Given the extensive conservation of amino acid sequences among the four Helobdella RAC and CDC42 peptide sequences, immunostaining is not expected to distinguish between these four proteins. At the nucleotide level, however, the two cdc42 homologs differ substantially from the two rac homologs (maximum 68% identity between Hau-cdc42a and Hau-rac1), and Hau-cdc42a and Hau-cdc42b are only 76 % identical overall. Thus, we anticipated that in situ hybridization should permit us to distinguish the expression of these genes during stages 7-8, during which the blast cells arise from the asymmetric cell divisions of the teloblasts.
Semi-quantitative RT-PCR (sqRT-PCR) analysis (Fig. 3A, B) revealed that Hau-cdc42a transcript is in higher abundance than Hau-cdc42b until late in development, but its level fluctuates over the course of development. The Hau-cdc42b transcript is present in early cleavage stages and in late development, but is almost undetectable during stages 6-8. Hau-cdc42b amplicon was not clearly visible at most stages until after 33 rounds of PCR amplification whereas Hau-cdc42a was readily detectable at 28 cycles (Fig. 3A). Hence, our sqRT-PCR data suggested that, of these two genes, Hau-cdc42a is more likely to be involved in the phase of segmentation represented by the production and unequal early divisions of the blast cells.
In situ hybridization experiments were consistent with the sqRT-PCR results. In stage 7-8 embryos, Hau-cdc42a probes yielded strong staining in the germinal bands and fainter but detectable staining of teloblasts under conditions where Hau-cdc42b probes of similar length and concentration gave no staining above background (Fig. 3C). Parallel in situ hybridization reactions revealed that Hau-rac1 and Hau-rac2 are present in somewhat complementary distributions; Hau-rac1 is present in the germinal bands, but not in teloblasts, while Hau-rac2 is more evident in teloblasts than in germinal bands. Probes for all three genes, Hau-cdc42a, Hau-rac1 and Hau-rac2 also stained cells between the germinal bands in an area known as the micromere cap (Fig. 3C). The broad expression of these genes is in keeping with their many roles in cells.
Careful inspection of embryos stained for Hau-cdc42a revealed that Hau-cdc42a mRNA is more abundant in ns than in nf cells (Fig.4A). Moreover, the alternating Hro-cdc42a levels in ns and nf blast cells were evident by ~6 hours clonal age (Fig. 4A). In n blast cells younger than ~6 hours clonal age, the pattern of Hro-cdc42a expression was variable and adjacent cells often contained similar levels of Hro-cdc42a (Fig. 4A). This observation suggests that at least some aspects of ns and nf blast cell identity arise after the primary blast cells are born from the N teloblast. We did not observe an alternating staining pattern for Hau-cdc42b, Hau-rac1 or Hau-rac2. Thus, subsequent analyses focused on Hau-cdc42a.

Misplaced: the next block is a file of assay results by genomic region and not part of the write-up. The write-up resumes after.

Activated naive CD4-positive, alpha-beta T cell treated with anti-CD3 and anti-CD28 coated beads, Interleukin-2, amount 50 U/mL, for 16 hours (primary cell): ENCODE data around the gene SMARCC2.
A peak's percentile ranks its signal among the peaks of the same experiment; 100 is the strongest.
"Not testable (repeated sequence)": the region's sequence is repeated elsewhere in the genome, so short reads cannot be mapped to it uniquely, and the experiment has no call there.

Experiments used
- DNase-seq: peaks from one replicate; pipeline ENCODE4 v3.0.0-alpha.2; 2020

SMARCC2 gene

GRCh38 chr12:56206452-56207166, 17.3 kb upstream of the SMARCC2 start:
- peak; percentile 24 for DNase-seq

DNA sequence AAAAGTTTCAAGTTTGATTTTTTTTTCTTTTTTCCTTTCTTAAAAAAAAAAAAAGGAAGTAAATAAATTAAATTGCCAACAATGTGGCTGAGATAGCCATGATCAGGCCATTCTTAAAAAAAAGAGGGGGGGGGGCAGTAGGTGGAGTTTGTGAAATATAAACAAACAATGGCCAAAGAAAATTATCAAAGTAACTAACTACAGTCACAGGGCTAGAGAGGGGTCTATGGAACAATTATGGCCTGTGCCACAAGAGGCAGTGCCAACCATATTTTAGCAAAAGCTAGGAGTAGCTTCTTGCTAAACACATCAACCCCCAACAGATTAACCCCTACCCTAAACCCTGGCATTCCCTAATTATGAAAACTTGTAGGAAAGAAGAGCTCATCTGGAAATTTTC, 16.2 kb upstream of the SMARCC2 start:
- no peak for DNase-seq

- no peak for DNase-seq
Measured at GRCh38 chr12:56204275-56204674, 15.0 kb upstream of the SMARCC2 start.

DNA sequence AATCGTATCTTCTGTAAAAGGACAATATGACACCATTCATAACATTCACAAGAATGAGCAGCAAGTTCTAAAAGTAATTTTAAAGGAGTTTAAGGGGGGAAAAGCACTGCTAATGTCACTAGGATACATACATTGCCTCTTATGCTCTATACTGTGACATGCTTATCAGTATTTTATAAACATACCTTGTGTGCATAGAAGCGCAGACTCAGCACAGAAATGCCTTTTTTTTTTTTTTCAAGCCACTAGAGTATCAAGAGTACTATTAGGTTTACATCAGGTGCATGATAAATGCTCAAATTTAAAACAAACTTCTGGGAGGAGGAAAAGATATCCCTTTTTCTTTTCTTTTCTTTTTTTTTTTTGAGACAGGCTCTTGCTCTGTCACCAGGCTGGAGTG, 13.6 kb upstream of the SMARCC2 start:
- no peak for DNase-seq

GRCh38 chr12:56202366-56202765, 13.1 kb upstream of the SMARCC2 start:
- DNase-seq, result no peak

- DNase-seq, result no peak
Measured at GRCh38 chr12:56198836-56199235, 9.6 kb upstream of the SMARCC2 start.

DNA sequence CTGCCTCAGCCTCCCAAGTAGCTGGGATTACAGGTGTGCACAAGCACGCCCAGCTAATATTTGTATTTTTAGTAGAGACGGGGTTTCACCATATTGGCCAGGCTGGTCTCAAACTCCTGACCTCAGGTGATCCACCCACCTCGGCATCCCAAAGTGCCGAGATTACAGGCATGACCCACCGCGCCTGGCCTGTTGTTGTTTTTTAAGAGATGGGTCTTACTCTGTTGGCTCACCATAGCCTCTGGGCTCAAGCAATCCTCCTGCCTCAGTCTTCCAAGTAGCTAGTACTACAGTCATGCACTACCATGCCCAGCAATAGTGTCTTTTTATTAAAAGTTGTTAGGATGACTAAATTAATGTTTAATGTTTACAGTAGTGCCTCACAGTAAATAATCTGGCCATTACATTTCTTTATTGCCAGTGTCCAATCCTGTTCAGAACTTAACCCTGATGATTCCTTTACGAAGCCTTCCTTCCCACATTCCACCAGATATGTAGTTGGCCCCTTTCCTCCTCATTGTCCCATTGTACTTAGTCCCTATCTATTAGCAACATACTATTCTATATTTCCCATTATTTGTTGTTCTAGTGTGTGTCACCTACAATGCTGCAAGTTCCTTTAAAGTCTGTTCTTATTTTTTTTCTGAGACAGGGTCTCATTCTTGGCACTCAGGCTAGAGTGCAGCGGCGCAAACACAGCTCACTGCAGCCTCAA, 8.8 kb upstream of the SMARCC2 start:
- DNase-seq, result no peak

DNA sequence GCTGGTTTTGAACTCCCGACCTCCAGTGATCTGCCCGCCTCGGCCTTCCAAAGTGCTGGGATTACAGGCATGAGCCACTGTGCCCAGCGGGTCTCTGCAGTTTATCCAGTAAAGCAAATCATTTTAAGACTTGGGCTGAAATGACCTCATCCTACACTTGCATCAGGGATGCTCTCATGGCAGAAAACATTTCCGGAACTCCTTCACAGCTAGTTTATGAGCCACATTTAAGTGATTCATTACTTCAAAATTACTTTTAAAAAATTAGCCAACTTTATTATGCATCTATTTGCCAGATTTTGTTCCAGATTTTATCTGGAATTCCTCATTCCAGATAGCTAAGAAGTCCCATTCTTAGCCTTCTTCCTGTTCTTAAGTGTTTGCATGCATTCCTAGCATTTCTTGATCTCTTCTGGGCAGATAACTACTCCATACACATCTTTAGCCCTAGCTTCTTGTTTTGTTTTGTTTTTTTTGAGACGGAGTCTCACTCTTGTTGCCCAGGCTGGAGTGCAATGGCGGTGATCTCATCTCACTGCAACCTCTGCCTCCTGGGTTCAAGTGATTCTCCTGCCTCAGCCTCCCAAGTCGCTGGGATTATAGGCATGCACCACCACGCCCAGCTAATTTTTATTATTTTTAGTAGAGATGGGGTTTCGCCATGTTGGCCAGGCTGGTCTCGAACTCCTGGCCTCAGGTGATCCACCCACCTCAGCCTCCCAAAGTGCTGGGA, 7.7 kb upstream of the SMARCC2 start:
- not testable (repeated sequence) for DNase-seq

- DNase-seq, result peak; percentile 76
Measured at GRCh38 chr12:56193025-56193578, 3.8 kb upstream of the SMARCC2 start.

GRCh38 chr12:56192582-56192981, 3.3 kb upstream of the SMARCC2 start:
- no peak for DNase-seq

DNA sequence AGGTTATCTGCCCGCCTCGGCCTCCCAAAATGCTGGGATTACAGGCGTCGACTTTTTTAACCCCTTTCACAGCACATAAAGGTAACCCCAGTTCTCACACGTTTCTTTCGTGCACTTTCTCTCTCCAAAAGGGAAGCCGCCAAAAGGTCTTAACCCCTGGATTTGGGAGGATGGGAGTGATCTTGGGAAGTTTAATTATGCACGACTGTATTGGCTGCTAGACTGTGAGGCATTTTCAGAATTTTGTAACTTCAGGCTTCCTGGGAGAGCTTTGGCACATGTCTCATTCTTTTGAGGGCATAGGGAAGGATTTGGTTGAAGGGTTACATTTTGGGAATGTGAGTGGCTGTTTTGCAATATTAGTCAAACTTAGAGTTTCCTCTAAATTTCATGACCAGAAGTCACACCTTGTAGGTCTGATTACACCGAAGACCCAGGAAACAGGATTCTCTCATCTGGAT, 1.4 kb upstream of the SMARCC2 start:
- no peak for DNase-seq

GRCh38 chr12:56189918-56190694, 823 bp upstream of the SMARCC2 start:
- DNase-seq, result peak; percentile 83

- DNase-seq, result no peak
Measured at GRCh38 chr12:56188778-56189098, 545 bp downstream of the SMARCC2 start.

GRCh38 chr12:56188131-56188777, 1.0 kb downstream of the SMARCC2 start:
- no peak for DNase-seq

As discussed above, immunostaining with the commercially available antibody, raised to the highly conserved N terminal portion of the CDC42 ortholog from C. elegans, cannot give conclusive evidence that the observed Hau-cdc42a mRNA is being translated, because this antibody is not expected to distinguish Hau-CDC42A from Hau-CDC42B, Hau-RAC1, Hau-RAC2 and possibly other Rho GTPases. Consistent with this prediction, we found the antibody recognizes a protein band of the appropriate molecular weight for CDC42 and Rac proteins (about 21 kD) in embryonic western blots (Fig. 5A). This band is present at all stages examined, as is another band of about equal intensity in the range of 70 to 80 kD. We speculate that this higher MW band may correspond to the RhoBTB family member.
In a second test of the antibody, we injected individual teloblasts (stage 7) with yfp::Hau-cdc42a mRNA transcribed in vitro. Immunostaining the injected embryos 2 days later revealed preferential staining of the column of blast cells arising from the injected teloblast (Fig. 5B, C), as well as a general staining of the embryo that we attribute to endogenous Rho GTPases.
Together these results indicate that the available antibody does recognize Hau-CDC42 in the embryo, and presumably other Rho GTPases. Thus, in conjunction with the in situ results, which suggest differential expression between nf and ns blast cells only for Hau-cdc42a, the onset of CDC42-like immunoreactivity in the n bandlet should permit us to infer the earliest point at which Hau-CDC42A protein might be accumulating in cells of interest.
With these caveats in mind, we examined the pattern of immunostaining in the n bandlets of normal embryos. Immunostaining was seen at uniformly low levels in all primary blast cells proximal to the teloblast, but increased specifically in ns cells that were older than about 26 hours cl.ag. As a result, protein levels alternated (higher in ns cells and lower in nf cells) beginning with undivided (primary) blast cells (26 hours cl.ag.) and continued at least through their first mitoses (roughly 44 hrs. cl.ag.; Fig. 4B, C). These observations were made on embryos fixed at early stage 8 (roughly 96 hours AZD). We also observed the pattern of elevated CDC42-like immunoreactivity in undivided n blast cells of embryos fixed at mid stage 8 older absolute ages (roughly 120 hours AZD, Fig. 4D), indicating that this pattern does not result from segment-specific differences in expression, but instead represents a consistent difference between the nf and ns blast cells, corresponding to the observed difference in Hau-cdc42a transcript levels.